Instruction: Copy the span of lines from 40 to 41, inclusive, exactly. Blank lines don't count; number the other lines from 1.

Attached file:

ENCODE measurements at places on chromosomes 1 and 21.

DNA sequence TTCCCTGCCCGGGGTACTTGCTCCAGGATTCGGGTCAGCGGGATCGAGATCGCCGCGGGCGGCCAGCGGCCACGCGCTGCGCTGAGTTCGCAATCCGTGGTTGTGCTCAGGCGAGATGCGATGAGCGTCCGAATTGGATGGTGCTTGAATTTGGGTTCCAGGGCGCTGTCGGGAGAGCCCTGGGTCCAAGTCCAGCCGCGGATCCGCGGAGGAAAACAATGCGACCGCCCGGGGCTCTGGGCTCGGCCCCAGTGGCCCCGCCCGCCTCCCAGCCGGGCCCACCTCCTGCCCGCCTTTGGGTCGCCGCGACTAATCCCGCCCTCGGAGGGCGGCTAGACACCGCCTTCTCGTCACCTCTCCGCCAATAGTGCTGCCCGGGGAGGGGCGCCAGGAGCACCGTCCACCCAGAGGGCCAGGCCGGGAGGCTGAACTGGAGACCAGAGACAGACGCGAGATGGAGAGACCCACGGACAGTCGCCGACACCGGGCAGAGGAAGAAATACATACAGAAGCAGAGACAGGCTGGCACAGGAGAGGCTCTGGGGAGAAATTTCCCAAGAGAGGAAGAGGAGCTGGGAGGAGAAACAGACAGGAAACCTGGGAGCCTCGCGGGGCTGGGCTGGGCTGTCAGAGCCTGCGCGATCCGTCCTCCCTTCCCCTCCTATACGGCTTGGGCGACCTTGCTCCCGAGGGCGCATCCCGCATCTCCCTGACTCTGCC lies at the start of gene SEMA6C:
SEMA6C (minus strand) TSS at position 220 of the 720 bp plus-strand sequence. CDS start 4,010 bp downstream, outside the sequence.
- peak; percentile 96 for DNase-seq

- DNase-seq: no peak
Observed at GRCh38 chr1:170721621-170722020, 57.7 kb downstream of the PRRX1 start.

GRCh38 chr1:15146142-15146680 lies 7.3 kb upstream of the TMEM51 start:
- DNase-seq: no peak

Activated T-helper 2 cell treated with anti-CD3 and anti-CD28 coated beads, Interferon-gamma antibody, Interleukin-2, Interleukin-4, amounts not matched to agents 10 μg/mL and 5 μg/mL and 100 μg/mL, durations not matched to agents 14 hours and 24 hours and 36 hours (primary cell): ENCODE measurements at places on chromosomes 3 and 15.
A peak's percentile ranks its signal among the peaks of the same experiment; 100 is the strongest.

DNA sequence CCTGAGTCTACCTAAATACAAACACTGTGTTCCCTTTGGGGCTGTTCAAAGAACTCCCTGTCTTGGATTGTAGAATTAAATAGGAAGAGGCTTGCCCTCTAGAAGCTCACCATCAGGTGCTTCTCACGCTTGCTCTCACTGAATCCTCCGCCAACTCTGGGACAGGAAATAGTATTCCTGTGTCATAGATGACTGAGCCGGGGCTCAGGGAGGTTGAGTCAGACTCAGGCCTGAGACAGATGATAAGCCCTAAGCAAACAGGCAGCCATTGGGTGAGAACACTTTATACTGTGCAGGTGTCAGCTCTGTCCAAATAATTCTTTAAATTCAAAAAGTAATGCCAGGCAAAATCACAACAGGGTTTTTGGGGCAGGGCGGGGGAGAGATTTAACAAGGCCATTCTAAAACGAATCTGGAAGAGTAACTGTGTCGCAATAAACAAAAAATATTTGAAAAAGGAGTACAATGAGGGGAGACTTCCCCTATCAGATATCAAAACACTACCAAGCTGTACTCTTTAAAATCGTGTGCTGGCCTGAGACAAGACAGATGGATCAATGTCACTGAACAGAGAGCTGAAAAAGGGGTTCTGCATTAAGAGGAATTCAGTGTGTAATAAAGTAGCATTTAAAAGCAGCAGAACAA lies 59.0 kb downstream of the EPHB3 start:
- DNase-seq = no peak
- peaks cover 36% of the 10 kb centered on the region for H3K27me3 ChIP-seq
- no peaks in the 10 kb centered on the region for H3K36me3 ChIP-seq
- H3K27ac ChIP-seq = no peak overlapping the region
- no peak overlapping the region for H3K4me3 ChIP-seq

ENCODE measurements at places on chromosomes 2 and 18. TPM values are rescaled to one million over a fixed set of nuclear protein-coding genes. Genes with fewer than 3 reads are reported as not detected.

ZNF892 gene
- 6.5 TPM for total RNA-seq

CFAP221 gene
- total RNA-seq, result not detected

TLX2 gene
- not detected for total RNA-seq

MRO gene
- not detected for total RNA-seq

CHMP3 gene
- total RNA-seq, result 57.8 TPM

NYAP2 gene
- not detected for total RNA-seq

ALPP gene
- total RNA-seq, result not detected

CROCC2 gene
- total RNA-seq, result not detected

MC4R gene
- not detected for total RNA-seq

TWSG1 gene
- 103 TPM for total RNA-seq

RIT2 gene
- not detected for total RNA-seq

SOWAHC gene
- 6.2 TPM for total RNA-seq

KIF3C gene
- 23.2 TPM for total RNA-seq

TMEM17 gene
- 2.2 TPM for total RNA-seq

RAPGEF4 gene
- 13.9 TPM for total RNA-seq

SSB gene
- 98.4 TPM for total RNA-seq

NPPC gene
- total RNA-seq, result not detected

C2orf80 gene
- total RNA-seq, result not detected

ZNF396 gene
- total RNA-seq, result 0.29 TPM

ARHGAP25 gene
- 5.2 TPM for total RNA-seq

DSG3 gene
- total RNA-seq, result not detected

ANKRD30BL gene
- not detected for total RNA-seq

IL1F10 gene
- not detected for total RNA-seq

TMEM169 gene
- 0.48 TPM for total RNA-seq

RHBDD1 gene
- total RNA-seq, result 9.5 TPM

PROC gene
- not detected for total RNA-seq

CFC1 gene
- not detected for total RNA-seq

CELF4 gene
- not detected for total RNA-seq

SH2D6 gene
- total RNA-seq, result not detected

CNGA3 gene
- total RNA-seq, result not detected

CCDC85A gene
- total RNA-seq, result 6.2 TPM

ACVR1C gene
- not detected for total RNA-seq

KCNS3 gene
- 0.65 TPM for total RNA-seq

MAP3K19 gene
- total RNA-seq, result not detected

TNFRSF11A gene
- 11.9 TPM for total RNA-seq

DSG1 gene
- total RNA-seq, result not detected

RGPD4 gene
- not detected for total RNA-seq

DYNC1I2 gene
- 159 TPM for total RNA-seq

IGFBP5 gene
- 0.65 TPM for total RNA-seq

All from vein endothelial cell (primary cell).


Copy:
SOWAHC gene
- 6.2 TPM for total RNA-seq